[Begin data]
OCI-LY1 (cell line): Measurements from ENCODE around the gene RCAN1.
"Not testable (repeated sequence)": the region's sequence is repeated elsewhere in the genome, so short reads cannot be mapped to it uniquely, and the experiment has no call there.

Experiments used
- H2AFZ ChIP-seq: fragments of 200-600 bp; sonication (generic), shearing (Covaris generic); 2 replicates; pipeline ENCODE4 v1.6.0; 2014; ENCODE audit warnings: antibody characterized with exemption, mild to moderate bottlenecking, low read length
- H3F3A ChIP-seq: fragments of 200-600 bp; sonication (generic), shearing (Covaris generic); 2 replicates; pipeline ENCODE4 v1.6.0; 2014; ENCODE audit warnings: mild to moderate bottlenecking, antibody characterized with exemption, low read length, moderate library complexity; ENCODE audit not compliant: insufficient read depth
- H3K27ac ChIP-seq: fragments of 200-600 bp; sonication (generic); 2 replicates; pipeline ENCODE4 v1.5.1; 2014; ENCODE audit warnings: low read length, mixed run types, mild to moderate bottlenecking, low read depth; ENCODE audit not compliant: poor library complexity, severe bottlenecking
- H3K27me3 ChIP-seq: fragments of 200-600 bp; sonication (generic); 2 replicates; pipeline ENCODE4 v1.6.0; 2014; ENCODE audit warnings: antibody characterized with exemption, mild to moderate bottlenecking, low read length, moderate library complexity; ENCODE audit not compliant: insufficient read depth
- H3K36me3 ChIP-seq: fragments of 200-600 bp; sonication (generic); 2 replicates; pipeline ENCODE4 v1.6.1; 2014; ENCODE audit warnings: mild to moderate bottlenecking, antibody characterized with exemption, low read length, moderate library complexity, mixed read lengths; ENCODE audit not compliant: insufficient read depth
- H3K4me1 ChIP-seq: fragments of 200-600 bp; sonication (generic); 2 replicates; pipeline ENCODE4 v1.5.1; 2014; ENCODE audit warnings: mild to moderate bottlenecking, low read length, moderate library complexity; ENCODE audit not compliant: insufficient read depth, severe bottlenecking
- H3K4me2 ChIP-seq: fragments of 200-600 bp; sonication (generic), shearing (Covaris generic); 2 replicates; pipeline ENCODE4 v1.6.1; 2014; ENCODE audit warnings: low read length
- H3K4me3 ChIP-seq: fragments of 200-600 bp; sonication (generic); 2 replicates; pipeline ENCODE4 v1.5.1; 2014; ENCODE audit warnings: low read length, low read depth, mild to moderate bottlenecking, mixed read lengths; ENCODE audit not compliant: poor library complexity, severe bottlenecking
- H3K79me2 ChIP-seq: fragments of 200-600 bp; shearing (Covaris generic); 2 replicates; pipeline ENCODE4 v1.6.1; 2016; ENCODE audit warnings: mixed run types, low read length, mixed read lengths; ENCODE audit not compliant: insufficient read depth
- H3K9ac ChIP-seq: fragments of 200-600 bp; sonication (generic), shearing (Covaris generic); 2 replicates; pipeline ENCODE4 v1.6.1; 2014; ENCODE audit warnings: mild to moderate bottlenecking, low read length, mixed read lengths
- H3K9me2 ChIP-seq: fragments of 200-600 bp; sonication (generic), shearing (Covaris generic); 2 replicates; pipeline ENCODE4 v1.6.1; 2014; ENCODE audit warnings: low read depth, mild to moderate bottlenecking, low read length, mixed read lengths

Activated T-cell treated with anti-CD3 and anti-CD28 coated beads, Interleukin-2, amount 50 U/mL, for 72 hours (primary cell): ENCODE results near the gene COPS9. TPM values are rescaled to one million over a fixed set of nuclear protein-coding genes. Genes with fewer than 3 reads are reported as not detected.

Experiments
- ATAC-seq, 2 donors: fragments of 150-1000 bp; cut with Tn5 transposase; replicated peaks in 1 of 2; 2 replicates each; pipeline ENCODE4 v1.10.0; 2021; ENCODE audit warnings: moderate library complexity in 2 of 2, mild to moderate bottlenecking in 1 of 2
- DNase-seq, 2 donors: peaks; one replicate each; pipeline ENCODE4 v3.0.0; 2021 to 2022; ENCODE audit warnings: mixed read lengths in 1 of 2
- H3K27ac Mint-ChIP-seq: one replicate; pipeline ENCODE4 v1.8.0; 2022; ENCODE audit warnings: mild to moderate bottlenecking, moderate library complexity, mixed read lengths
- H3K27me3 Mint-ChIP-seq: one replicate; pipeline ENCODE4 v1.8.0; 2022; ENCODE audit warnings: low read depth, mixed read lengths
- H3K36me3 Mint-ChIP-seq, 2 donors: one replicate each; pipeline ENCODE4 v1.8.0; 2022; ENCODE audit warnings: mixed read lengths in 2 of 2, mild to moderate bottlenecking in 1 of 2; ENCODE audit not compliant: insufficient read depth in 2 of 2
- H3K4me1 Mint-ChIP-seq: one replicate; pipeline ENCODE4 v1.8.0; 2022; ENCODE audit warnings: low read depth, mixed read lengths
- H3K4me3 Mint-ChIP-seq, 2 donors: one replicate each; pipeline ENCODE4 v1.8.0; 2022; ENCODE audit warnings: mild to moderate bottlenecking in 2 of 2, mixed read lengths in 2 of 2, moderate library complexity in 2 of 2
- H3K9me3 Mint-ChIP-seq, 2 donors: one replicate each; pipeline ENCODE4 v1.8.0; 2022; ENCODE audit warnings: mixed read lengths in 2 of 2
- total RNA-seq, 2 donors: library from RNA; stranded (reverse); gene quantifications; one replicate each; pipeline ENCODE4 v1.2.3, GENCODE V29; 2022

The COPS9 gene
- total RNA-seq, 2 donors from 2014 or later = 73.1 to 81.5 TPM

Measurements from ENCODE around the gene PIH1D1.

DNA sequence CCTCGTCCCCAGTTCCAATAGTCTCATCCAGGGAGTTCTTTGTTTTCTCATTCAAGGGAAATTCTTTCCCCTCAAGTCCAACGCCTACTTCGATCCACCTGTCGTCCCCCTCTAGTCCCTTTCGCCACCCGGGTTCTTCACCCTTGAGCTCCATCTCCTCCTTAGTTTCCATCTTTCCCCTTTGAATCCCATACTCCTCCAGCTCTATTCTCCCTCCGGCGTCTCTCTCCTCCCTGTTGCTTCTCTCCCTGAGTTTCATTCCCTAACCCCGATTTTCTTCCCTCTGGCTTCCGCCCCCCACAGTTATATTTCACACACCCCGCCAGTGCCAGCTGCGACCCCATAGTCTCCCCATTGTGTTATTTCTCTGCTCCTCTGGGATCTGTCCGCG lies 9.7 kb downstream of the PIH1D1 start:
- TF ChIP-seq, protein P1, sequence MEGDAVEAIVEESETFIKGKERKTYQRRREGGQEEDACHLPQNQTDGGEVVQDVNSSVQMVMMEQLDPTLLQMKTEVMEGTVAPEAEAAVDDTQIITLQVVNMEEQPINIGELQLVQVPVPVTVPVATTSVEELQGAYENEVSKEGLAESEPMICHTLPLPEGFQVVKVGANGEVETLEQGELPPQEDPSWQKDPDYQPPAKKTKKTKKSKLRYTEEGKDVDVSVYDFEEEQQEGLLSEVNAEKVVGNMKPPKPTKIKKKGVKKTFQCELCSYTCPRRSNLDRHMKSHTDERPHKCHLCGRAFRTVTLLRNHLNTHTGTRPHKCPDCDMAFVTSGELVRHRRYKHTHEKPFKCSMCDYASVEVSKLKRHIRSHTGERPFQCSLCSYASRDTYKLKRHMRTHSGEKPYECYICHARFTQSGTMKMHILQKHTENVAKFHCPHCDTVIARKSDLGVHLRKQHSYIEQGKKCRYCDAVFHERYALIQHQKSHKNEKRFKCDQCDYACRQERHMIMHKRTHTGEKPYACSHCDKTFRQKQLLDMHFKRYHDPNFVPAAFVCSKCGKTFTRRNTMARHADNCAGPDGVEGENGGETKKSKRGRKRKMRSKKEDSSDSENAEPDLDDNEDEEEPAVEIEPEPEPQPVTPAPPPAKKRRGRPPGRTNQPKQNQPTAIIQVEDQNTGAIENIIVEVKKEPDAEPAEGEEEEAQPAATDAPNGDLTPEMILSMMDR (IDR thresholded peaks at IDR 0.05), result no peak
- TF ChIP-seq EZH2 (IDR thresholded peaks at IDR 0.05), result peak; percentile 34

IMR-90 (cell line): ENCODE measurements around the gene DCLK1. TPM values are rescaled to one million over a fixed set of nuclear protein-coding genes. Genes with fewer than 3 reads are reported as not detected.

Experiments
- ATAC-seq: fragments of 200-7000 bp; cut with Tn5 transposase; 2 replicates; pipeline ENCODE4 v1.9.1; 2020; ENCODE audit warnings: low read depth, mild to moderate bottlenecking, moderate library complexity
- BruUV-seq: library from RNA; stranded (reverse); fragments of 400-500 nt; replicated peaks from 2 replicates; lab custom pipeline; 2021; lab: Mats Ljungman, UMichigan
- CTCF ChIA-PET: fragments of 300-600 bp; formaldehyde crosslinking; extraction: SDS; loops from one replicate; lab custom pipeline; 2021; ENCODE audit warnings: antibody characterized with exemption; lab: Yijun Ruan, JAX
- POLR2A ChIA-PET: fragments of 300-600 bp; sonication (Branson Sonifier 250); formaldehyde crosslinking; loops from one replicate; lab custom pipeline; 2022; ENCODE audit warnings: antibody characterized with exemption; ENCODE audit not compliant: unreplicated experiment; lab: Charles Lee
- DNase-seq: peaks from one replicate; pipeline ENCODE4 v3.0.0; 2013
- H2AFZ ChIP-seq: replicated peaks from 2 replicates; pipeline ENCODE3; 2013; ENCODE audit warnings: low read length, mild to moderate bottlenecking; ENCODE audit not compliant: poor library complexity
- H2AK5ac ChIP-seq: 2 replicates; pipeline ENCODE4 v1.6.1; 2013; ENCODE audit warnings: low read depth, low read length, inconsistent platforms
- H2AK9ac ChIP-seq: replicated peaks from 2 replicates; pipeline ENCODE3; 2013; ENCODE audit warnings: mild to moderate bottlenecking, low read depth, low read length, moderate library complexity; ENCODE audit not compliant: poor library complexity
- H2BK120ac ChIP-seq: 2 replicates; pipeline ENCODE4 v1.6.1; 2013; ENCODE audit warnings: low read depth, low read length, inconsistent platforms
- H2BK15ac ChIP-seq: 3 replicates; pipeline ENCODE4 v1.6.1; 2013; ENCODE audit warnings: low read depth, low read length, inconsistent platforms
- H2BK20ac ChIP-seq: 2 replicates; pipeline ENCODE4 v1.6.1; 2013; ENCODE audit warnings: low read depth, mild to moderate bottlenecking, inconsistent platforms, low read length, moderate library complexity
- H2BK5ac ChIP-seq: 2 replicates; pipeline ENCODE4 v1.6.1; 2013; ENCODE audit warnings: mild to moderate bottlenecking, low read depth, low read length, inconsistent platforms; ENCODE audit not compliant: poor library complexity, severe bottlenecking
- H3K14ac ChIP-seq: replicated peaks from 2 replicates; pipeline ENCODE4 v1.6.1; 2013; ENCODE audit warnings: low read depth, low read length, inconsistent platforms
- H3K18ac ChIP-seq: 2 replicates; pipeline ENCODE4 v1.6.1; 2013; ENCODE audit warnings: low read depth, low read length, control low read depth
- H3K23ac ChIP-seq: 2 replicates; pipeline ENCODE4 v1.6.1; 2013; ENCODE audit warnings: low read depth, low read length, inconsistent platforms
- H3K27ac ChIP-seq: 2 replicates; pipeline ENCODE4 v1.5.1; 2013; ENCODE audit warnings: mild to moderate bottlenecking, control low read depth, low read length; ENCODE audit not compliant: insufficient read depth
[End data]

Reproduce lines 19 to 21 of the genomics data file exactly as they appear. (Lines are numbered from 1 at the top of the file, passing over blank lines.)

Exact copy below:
- H3K27ac Mint-ChIP-seq: one replicate; pipeline ENCODE4 v1.8.0; 2022; ENCODE audit warnings: mild to moderate bottlenecking, moderate library complexity, mixed read lengths
- H3K27me3 Mint-ChIP-seq: one replicate; pipeline ENCODE4 v1.8.0; 2022; ENCODE audit warnings: low read depth, mixed read lengths
- H3K36me3 Mint-ChIP-seq, 2 donors: one replicate each; pipeline ENCODE4 v1.8.0; 2022; ENCODE audit warnings: mixed read lengths in 2 of 2, mild to moderate bottlenecking in 1 of 2; ENCODE audit not compliant: insufficient read depth in 2 of 2